In all these cases, data quality is very important and that’s why we’re also incorporating data governance components into our new architecture.
BNamericas: Movistar recently announced IoT tests with Edenor. Could you expand on what projects they’re developing in IoT?
Lenkiewicz: Yes, we did several pilot tests. One is with a communications technology called LoRa. We had never implemented an IoT communications protocol and, then, what we did was assemble it in a group of clients to do what is called an energy balance; that is, we connected meters with this protocol and compared it with the energy that came out of the transformation centers. This allowed us to have an indicator of losses, which can be technical or non-technical.
That was the first pilot, but we’ll surely carry out further pilots with other protocols. It’s a path that we’re only now exploring as we work on an IoT strategy.
We’re not only connecting meters. In fact, now we have about 2,500 remote control points on the electrical network. This is done with traditional telecommunications protocols on Edenor’s own network. This allows us to control it remotely in the event of an electrical event. We have very good capillarity and we can reach the centers directly with our fiber optics.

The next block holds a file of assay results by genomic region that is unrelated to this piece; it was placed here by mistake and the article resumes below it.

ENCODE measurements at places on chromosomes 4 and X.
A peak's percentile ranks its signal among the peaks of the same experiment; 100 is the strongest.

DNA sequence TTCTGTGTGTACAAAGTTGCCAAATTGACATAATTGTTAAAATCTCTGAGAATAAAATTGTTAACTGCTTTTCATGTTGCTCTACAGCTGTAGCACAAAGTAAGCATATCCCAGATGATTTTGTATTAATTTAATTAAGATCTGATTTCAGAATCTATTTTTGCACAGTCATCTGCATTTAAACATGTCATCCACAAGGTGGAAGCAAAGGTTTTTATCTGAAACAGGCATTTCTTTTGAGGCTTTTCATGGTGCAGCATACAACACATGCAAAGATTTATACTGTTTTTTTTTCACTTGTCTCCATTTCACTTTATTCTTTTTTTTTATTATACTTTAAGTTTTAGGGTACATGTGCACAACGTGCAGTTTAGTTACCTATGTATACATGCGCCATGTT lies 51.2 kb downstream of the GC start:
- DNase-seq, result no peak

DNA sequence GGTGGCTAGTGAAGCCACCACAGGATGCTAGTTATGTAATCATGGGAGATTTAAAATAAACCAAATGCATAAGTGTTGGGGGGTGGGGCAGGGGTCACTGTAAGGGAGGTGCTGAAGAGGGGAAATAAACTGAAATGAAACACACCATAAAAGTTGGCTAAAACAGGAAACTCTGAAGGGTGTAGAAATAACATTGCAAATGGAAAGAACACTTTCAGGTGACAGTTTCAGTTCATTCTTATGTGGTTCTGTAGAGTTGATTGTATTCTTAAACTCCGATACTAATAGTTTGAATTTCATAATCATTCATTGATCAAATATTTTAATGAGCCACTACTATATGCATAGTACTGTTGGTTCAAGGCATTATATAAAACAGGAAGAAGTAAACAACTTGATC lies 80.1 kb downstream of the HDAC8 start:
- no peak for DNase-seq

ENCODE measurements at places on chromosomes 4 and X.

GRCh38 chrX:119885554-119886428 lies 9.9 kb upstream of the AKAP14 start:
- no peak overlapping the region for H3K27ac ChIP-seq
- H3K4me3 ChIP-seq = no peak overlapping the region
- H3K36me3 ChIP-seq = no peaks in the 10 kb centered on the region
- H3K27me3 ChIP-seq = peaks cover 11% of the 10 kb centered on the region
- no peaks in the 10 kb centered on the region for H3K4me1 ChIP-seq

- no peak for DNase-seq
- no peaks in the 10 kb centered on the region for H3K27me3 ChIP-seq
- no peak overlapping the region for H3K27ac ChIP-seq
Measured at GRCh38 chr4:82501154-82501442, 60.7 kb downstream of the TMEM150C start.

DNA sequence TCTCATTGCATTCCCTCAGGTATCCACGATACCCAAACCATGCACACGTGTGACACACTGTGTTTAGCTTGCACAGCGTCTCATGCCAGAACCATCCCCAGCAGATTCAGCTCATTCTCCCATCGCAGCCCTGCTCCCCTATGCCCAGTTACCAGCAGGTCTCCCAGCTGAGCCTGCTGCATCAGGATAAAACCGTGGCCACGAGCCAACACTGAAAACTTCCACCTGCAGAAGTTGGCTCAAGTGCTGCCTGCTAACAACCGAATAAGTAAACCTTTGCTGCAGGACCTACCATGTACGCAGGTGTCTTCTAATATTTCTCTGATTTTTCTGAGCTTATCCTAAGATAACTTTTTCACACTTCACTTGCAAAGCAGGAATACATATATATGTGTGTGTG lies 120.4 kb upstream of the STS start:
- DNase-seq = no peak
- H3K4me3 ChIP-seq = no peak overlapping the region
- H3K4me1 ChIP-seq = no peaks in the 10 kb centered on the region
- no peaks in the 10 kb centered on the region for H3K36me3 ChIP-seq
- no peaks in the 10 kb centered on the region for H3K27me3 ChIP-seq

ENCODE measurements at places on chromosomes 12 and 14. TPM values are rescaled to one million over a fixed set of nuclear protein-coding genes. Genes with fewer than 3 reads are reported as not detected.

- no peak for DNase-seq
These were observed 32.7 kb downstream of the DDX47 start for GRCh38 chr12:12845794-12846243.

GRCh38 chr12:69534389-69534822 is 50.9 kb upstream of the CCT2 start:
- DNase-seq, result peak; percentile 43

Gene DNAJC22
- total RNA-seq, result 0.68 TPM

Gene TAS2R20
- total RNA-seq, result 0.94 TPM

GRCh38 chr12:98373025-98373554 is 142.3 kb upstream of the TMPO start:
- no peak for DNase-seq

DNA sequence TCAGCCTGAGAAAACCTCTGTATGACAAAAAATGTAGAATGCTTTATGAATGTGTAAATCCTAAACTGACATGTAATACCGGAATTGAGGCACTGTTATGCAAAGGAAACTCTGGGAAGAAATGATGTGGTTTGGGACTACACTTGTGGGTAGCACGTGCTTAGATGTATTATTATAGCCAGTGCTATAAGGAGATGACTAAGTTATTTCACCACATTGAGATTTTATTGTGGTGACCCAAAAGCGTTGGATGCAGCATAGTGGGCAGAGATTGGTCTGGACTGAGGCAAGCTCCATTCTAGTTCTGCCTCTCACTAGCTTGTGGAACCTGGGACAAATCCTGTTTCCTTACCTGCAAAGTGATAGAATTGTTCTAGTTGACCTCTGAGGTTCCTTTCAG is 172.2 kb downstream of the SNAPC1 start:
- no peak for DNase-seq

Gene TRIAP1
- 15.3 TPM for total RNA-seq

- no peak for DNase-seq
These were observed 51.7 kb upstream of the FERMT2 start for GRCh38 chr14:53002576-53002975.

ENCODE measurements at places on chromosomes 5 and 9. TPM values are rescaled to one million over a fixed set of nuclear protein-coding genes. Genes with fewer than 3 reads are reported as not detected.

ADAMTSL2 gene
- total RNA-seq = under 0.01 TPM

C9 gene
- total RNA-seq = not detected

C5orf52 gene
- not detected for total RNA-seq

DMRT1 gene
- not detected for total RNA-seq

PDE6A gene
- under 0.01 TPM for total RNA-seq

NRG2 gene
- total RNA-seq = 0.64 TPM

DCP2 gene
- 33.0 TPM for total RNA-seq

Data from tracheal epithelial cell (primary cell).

We have roughly 17,000-18,000 transformation centers and we’re controlling about 2,500, which are the most critical because they supply a hospital or some type of user that requires a certain level of service. This year the goal is to add 500 more.
BNamericas: When do you think the IoT pilots you are doing will be commercially available on the network?
Lenkiewicz: We want to advance a little more and do a few more pilots this year to start the implementation process next year. We’re going to do a pilot in a neighborhood of 400 users with another communication protocol, which is Wi-SUN. The problem we have at present is that not all meter manufacturers make meters with modules for all communication models, so you have to find the combination.
BNamericas: Are all these tests with Movistar?
Lenkiewicz: We did something, but much smaller with Telecom, but we’re mostly working with Telefónica.